Past gunfights don't determine what wil lhappen in a new gunfight, true, but they do give us an indication of what is likely to happen and what is unlikely
Hmm. No, not really. Not for any particular single gunfight.
This is a quite common mistake for people to make about statistics; even people who have had training and should know better.
It is very common, for example, for physicians (most of whom have had some
training in statistics) to quote statistics on medications and procedures in such a way as to communicate to the patient that: Because a certain medication/procedure has been shown to be effective in 78% of cases, then, should the patient choose this medication/procedure, she has a 78% chance of success.
Not so, of course.
In fact, no probability value for success/failure (in this one case) can be assigned with any confidence. I suppose a person could be excused for saying something like; “I think you’ve got a pretty good chance of success here” (not mathematically sound, but excusable).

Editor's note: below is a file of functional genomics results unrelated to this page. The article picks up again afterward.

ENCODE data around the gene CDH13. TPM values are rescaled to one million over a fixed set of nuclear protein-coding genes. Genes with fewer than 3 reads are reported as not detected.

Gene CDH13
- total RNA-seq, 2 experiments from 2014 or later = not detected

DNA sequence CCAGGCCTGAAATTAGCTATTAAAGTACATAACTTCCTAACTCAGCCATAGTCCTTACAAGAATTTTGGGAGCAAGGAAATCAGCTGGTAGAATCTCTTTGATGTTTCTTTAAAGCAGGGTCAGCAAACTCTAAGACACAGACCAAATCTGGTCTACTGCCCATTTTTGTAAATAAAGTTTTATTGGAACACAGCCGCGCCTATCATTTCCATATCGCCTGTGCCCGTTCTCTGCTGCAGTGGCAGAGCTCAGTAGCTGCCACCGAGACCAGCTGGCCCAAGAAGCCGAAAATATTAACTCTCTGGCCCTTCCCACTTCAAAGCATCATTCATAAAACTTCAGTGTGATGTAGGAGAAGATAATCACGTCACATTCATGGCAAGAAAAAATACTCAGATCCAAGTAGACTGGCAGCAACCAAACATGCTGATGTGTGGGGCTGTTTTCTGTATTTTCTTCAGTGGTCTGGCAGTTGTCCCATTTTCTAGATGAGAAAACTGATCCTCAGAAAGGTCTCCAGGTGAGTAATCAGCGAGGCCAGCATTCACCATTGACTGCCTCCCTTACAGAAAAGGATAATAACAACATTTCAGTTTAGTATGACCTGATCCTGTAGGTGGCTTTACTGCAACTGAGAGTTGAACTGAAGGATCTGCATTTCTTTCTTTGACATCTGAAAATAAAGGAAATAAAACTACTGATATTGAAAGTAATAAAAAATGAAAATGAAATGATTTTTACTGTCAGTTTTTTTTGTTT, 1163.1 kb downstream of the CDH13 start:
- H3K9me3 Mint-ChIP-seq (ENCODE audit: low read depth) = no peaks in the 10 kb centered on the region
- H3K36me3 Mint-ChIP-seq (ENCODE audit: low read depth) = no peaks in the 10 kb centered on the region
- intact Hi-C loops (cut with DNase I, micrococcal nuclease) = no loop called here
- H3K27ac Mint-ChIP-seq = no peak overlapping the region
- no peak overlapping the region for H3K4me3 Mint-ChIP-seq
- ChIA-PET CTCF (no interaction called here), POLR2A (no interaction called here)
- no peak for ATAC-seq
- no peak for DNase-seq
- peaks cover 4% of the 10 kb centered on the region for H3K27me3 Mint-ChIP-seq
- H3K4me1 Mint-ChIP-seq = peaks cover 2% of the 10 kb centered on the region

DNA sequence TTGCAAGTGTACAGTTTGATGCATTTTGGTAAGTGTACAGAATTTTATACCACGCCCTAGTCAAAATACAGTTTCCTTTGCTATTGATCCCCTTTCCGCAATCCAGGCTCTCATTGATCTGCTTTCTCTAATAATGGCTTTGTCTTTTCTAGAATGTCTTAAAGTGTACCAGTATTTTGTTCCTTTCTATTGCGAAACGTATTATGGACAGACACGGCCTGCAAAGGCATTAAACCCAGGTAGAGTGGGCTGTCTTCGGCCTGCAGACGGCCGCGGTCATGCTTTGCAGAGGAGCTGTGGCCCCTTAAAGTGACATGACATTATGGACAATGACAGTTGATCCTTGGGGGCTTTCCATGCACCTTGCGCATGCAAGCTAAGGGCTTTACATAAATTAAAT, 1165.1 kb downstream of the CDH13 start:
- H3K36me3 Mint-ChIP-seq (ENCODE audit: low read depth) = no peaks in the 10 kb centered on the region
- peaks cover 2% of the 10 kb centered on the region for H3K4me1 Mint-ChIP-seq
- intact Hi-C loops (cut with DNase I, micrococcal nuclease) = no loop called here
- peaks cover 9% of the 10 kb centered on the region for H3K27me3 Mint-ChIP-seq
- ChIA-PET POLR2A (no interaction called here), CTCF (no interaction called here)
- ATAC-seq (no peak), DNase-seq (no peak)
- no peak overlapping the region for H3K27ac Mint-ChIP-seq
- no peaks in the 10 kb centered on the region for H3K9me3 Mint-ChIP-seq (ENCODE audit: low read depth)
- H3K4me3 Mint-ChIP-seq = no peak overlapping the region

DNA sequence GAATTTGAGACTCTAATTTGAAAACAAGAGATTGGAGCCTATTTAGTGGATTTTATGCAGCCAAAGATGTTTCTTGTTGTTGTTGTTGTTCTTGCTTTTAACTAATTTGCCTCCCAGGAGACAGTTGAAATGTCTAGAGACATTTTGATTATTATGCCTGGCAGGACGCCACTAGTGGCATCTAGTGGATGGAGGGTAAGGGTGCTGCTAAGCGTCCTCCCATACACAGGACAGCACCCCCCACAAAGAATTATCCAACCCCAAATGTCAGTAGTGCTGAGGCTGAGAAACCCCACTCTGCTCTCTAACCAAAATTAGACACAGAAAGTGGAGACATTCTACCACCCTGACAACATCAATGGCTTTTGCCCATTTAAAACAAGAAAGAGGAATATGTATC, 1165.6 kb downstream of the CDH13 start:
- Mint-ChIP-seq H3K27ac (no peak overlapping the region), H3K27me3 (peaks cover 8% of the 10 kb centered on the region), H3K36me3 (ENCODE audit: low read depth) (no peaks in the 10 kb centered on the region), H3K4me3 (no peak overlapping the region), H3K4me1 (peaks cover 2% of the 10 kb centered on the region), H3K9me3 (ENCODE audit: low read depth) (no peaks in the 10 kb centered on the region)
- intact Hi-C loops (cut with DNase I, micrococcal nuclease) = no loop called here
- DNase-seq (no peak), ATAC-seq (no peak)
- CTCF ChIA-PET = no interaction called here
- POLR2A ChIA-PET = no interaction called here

Back to the main point; while statistics can be useful in the general sense of preparation for the average occurrence, it would be a serious error to depend upon them to predict how a particular situation will develop, let alone how it will work out in the end.
Stay safe and let your statistic be counted in the alive and breathing set.